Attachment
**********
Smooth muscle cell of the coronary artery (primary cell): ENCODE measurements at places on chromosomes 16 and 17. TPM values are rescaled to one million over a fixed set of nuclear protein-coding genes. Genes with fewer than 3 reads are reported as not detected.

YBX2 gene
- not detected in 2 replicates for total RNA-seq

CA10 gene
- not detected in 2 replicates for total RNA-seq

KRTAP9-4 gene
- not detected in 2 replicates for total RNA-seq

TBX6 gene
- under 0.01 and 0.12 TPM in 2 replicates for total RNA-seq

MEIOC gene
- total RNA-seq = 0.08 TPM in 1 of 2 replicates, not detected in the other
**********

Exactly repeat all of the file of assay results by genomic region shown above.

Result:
Smooth muscle cell of the coronary artery (primary cell): ENCODE measurements at places on chromosomes 16 and 17. TPM values are rescaled to one million over a fixed set of nuclear protein-coding genes. Genes with fewer than 3 reads are reported as not detected.

YBX2 gene
- not detected in 2 replicates for total RNA-seq

CA10 gene
- not detected in 2 replicates for total RNA-seq

KRTAP9-4 gene
- not detected in 2 replicates for total RNA-seq

TBX6 gene
- under 0.01 and 0.12 TPM in 2 replicates for total RNA-seq

MEIOC gene
- total RNA-seq = 0.08 TPM in 1 of 2 replicates, not detected in the other